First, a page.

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Recently Diagnosed and Have Questions

Hi All, my husband (63) has just started his journey and we were wondering what the timeline is. A high PSA, nodule on exam, MRI which indicated a large lesion on left side and now scheduled for biopsy on Monday. Doc has said it is most likely cancer and due to a mechanical mitral valve, radiation is most likely the way to go. We're wondering how quickly everything happens after the biopsy results come in? He has a lot of other issues and thanks to Covid we have not had much time to spend with our grown children who are all in different states. I know we won't know for sure the extent but is it possible we would be able to spend Christmas with our family or does everything happen pretty fast after the biopsy results. I realize we don't have a lot of info right now just trying to get some insight as to timing.

  1. We appreciate you reaching out with this. The timeline of treatment might be affected by numerous variables. However, I'm sure the community can chime in with their experience of treatment timelines. Please feel free to start a forum on this as well, it might be a good way to get more responses. Wishing you the best. -Samuel, Team Member

    1. I was diagnosed on Nov 23 and decided on radiation treatment. Met with the radiation oncologist on Dec 1. He wanted markers inserted into the prostate for radiation so back to the urologist. The markers were inserted on Dec 14 along with a CT Scan performed the same day. They mapped out my radiation plan and I received my first radiation treatment on Dec 29. So for me, that was about 5 weeks from diagnosis until 1st treatment. I was expected to receive treatments 5 days per week for 9 weeks but bad weather pushed that out some to more like 10 1/2 weeks as I missed appointments. Hope this helps.

      1. Thank you so much for responding, it does help, so many unknowns right now. Best to you!

    2. I would suggest that the patient and his family need to keep gathering information on P Ca but not let the process overwhelm their collective mind and spirit. I learnt over time to allocate only a number of hours in a day to focus on my diagnosis and treatment options.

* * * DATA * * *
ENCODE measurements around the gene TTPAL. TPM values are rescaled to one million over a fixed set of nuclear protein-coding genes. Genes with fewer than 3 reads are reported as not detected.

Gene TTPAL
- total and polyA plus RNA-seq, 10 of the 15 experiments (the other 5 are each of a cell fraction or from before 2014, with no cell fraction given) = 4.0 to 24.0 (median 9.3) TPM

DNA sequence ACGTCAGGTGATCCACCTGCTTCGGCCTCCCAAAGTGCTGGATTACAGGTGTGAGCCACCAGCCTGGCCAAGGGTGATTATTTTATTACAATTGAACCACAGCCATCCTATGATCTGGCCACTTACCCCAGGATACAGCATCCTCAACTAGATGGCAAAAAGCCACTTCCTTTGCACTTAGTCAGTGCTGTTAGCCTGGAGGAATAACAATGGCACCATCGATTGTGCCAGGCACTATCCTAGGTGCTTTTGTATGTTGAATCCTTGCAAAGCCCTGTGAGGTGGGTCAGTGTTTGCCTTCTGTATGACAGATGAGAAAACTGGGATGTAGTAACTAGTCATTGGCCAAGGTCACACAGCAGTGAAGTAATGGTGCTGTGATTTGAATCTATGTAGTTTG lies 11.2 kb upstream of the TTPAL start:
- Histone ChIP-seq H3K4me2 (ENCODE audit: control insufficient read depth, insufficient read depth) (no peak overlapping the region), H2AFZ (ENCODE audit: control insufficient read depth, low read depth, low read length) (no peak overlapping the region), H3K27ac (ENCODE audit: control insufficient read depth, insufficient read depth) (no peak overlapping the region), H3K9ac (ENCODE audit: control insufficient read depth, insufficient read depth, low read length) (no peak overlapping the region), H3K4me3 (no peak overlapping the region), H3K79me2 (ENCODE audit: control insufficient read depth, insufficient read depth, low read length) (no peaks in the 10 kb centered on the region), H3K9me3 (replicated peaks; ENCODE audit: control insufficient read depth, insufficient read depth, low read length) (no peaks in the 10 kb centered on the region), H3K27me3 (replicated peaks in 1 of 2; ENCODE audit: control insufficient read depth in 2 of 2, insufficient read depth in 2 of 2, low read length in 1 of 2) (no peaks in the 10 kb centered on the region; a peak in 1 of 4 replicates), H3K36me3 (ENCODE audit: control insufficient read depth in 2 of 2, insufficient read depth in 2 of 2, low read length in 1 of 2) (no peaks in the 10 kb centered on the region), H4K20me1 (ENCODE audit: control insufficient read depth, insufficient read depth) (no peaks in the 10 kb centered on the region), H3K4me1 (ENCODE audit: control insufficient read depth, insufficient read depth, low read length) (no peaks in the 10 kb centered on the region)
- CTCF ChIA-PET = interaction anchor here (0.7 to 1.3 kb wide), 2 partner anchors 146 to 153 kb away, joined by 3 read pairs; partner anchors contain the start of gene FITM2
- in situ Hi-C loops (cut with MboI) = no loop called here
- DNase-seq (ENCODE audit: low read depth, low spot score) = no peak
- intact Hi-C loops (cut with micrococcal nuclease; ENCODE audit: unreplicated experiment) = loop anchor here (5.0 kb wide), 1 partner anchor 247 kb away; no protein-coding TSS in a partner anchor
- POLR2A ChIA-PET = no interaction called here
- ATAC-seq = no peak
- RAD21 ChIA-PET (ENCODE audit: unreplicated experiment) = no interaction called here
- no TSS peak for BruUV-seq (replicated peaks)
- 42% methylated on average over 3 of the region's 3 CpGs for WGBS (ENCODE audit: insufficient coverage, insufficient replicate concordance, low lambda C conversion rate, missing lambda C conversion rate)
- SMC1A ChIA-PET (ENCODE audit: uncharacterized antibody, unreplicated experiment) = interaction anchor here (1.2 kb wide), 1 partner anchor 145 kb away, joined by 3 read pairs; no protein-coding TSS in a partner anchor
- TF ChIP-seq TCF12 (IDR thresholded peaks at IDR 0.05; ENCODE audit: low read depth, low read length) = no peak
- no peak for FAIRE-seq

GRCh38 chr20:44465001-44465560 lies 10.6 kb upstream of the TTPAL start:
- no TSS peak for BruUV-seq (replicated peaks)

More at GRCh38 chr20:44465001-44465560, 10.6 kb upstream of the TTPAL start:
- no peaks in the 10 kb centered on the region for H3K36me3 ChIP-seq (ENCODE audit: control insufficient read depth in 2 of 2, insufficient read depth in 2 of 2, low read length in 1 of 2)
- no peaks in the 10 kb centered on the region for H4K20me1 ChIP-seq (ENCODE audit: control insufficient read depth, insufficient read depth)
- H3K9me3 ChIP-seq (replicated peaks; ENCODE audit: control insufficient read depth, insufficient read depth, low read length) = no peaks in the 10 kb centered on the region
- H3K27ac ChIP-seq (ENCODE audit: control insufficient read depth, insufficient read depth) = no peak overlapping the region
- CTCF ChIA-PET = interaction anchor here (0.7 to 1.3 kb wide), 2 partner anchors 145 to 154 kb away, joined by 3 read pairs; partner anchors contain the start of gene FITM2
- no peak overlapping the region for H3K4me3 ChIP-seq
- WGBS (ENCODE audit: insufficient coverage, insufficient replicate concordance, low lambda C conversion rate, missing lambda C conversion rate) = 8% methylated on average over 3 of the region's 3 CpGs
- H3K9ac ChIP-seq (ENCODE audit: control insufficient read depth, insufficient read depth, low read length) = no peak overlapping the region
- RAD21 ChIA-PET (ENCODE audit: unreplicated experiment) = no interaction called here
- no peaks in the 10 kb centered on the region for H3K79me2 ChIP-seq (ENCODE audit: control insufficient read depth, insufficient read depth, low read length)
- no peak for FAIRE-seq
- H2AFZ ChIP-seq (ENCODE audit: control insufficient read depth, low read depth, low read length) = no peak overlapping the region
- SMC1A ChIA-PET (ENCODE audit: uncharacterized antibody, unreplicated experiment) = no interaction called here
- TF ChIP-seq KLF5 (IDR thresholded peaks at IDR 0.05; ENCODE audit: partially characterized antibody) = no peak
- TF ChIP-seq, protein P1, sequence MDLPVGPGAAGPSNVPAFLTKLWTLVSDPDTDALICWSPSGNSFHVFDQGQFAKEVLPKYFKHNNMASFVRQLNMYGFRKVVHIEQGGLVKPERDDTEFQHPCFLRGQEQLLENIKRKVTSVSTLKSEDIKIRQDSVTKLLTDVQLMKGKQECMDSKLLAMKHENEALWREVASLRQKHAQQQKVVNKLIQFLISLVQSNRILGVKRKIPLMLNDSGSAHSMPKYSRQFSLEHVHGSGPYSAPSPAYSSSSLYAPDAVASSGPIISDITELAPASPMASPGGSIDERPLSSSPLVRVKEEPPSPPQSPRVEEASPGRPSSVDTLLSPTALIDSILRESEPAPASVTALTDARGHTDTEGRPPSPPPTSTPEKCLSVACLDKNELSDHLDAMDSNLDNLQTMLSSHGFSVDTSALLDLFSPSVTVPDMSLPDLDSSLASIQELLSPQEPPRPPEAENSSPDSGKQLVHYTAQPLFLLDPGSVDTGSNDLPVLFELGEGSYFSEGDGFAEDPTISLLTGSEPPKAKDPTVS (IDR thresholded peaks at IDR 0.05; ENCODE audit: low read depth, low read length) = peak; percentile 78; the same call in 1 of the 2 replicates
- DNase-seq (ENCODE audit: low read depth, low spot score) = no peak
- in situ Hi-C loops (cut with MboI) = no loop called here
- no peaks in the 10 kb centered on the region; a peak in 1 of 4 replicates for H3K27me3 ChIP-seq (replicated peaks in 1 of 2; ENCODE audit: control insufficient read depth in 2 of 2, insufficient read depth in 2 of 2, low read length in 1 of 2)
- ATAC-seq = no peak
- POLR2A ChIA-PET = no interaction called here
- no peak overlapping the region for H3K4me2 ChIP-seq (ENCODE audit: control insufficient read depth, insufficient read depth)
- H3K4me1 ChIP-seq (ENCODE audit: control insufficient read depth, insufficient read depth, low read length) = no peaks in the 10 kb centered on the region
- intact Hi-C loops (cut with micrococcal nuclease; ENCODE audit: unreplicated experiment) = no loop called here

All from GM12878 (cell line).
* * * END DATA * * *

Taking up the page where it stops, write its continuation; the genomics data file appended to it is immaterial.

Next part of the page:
In the case of someone who is waiting for biopsy results, it would be best till the matter of staging is first attended to. Depending on the test results, there may be an option of getting a genomic test done on the tissue sample for risk stratification in case the specialist feels it is required.


      Based on the staging, options for treatment, including Active Surveillance, could then be evaluated in consultation with the treating specialist and, if so required, second/third opinions obtained.


      Without being armed with the full picture about the test result could cause avoidable stress. In most cases, P Ca does not pose a threatening situation and one should hope for the best.

      1. Having had 2 run-ins with prostate cancer along with running a helpline for patients and their partners facing the many emotional and physical challenges of prostate cancer and diseases of the prostate let me add a few thoughts.


        First if it is cancer it can be watched or treated depending on the results of a biopsy and scans. At this point there are too many unknowns to determine timing of treatment or any course of action.


        I was diagnosed in January or 2013 and did not have surgery until April 15 that year. Other men who were in a similar situation were told to be treated soon as possible while others are put on active surveillance.


        Second if the cancer has escaped the prostate then radiation is the most likely treatment. You may also be asked about hormone therapy to slow the cancer down prior to radiation and after. Today radiation can be given over a short period of time or as it was in my case it was delivered 5 days a week for 8 weeks. You can see my video journal of my 8 weeks of treatment on www.theprostatecancercoach.com if that is any help.


        Third. Take a deep breadth... ask lots of questions of your MD's... understand the prostate cancer is slow growing and you may(or may not) have more flexibility than your realize. Also ask about Proton therapy - a relatively new treatment that many are quite happy with. ...Dennis (ProstateCancer.net TEAM)




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